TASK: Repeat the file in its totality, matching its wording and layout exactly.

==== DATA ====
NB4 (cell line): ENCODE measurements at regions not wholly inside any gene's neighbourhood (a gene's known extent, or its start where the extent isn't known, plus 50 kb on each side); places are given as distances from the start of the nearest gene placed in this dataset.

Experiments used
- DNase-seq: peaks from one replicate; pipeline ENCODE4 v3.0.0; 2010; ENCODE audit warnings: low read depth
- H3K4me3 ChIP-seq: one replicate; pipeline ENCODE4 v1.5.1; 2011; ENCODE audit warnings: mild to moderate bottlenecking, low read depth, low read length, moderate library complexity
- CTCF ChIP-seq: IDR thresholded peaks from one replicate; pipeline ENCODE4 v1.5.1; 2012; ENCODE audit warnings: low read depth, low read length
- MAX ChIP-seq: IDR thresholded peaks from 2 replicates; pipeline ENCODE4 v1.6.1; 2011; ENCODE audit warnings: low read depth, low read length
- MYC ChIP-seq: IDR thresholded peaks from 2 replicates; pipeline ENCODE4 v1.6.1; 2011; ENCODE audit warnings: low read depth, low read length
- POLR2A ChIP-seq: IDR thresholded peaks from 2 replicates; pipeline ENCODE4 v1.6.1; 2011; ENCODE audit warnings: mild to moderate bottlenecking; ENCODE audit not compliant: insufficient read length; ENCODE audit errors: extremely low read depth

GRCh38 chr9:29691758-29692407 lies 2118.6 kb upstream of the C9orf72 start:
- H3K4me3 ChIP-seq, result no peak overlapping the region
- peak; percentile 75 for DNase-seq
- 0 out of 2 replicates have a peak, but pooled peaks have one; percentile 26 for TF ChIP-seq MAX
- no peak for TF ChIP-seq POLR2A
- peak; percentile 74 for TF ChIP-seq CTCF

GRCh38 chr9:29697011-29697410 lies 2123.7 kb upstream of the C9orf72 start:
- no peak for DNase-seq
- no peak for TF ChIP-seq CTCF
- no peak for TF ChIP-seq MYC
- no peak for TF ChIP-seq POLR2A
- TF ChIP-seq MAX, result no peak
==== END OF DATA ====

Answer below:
NB4 (cell line): ENCODE measurements at regions not wholly inside any gene's neighbourhood (a gene's known extent, or its start where the extent isn't known, plus 50 kb on each side); places are given as distances from the start of the nearest gene placed in this dataset.

Experiments used
- DNase-seq: peaks from one replicate; pipeline ENCODE4 v3.0.0; 2010; ENCODE audit warnings: low read depth
- H3K4me3 ChIP-seq: one replicate; pipeline ENCODE4 v1.5.1; 2011; ENCODE audit warnings: mild to moderate bottlenecking, low read depth, low read length, moderate library complexity
- CTCF ChIP-seq: IDR thresholded peaks from one replicate; pipeline ENCODE4 v1.5.1; 2012; ENCODE audit warnings: low read depth, low read length
- MAX ChIP-seq: IDR thresholded peaks from 2 replicates; pipeline ENCODE4 v1.6.1; 2011; ENCODE audit warnings: low read depth, low read length
- MYC ChIP-seq: IDR thresholded peaks from 2 replicates; pipeline ENCODE4 v1.6.1; 2011; ENCODE audit warnings: low read depth, low read length
- POLR2A ChIP-seq: IDR thresholded peaks from 2 replicates; pipeline ENCODE4 v1.6.1; 2011; ENCODE audit warnings: mild to moderate bottlenecking; ENCODE audit not compliant: insufficient read length; ENCODE audit errors: extremely low read depth

GRCh38 chr9:29691758-29692407 lies 2118.6 kb upstream of the C9orf72 start:
- H3K4me3 ChIP-seq, result no peak overlapping the region
- peak; percentile 75 for DNase-seq
- 0 out of 2 replicates have a peak, but pooled peaks have one; percentile 26 for TF ChIP-seq MAX
- no peak for TF ChIP-seq POLR2A
- peak; percentile 74 for TF ChIP-seq CTCF

GRCh38 chr9:29697011-29697410 lies 2123.7 kb upstream of the C9orf72 start:
- no peak for DNase-seq
- no peak for TF ChIP-seq CTCF
- no peak for TF ChIP-seq MYC
- no peak for TF ChIP-seq POLR2A
- TF ChIP-seq MAX, result no peak